Edinburgh Fringe Review: Leather

Leather is a story we’ve all seen in a Hollywood movie: some drugs are hidden in something innocent looking – like a leather sofa – and said something is stolen. Unwittingly those drugs were stolen from some form of evil mob boss who is out to punish the thieves who think they’ve only stolen sofas. This story works because it’s a Hollywood kind of thrilling, so already Leather is definitely watchable. It should have a wide appeal. Why, then, is the auditorium nowhere near full? It’s not of wholly original origins, but Dean Graham’s writing is intelligent, informed, and funny; Leather is one of the finalists in the International Student Drama Festival and deserves a bigger audience than the one I sat in. So to begin this interview, I entreat you to take a punt on new writing, be surprised.

I certainly was. For a start, there’s not what I’d call a Hollywood happy ending. Also I don’t expect sex-addicted gangsters to go to self-help groups. Graham’s play is delightfully quirky and communicates its ideas succinctly. I’m still asking myself why Timo (Jack Bruce) was topless and wearing a cowboy hat other than the obvious reason that he’s nice to look at (there’s no other way to say it). It must be why he’s there, because in that awful New Zealand (more like Australian?) accent, and constantly running his rushed lines together, I can hardly understand a word he says.

The rest of the cast are an improvement (minus Amy Szypusz as Venia who just cries too much). Gaius (Jimmy Morehouse) is very likeable as Venia’s well meaning boyfriend, and Danny Ridealgh is hilarious in small roles but pulling extreme faces (his hyperactivity toes the line of being irritating but doesn’t cross it). Martyn Horner-Glister, however, has a gift of a part as Boss – or is the part gifted by his performance? Either way, this is Graham’s writing at it’s best; a complex character that’s quickly established, with meaty, intelligent speeches. And Horner-Glister exudes the presence and charisma of the leader of the pack – his rhetoric is excellent. Leather is about need; artificial need which is created, like the need for drugs, or our natural needs for love and sex, and Horner-Glister is the only one who comes across hungry. He has speeches that I want to devour and if all Graham’s characters were written this well then this play would be on a whole other level.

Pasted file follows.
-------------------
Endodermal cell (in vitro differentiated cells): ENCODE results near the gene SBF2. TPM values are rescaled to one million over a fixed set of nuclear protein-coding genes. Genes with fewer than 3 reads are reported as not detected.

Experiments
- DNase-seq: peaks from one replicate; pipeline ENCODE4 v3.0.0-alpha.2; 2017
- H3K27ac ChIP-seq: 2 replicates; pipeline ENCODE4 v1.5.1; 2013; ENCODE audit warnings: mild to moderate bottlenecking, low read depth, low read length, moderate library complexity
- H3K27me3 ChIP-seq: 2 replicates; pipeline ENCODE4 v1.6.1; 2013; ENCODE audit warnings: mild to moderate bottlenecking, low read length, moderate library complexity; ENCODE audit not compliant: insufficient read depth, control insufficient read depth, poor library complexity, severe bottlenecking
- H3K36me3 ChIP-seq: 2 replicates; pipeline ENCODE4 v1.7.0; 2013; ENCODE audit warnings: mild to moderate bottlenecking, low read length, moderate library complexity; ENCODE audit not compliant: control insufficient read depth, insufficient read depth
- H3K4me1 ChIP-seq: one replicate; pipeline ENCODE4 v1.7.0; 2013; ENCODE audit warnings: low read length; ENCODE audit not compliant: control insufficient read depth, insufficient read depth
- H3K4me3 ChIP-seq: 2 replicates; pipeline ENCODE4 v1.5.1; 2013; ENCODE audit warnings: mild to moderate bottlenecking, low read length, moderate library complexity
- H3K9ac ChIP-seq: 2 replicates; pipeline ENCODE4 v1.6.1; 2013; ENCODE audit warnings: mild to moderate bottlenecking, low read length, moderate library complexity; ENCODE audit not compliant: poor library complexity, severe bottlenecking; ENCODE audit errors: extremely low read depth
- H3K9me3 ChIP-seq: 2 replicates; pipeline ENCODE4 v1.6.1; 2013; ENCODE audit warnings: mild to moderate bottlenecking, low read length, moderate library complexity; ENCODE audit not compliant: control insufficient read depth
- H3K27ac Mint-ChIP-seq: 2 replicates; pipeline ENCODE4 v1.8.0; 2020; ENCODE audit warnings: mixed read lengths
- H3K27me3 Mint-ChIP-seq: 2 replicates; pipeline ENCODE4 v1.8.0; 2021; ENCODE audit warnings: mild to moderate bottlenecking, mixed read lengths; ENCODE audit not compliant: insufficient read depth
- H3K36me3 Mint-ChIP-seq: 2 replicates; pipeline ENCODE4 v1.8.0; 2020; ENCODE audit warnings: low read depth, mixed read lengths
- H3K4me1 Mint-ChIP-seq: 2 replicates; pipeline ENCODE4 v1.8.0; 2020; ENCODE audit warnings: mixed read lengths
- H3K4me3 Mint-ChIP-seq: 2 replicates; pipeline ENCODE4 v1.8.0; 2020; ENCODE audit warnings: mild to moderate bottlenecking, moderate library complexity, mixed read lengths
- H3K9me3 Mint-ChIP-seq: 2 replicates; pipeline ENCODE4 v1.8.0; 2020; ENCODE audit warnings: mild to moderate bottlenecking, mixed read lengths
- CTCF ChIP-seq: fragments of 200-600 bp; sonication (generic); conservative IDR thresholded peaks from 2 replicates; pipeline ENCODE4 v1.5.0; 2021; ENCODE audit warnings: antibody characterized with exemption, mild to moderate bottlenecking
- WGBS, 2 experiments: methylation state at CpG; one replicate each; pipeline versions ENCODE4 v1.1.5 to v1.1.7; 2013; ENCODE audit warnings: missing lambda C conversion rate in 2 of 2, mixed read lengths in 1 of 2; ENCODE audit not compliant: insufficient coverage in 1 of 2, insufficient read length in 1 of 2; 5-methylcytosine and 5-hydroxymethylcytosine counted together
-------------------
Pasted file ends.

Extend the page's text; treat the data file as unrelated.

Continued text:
Director Dean Graham lifts the play closer to achieving its potential. The leather sofa is present at the centre of every scene, linking the characters in a strangely sinister way. The more sexual connotations of leather crossed with the actors skulking around the stage with tights on their head creates a heady, dimly lit atmosphere. You feel as if you’re prying into the underground, private lives of this group of people. As if their needs make them deviants, when as Boss says, they’re only human.

Leather is a thought provoking play, with an exciting storyline and animalistic direction. But the words themselves, nor half the cast, aren’t able to grab you and will you to think about the play. It feels as if Leather is only half way there.

*** – 3/5 stars

Leather plays at C Nova until 27 August as part of the Edinburgh Festival. For more information and tickets, see the Edinburgh Fringe Website.

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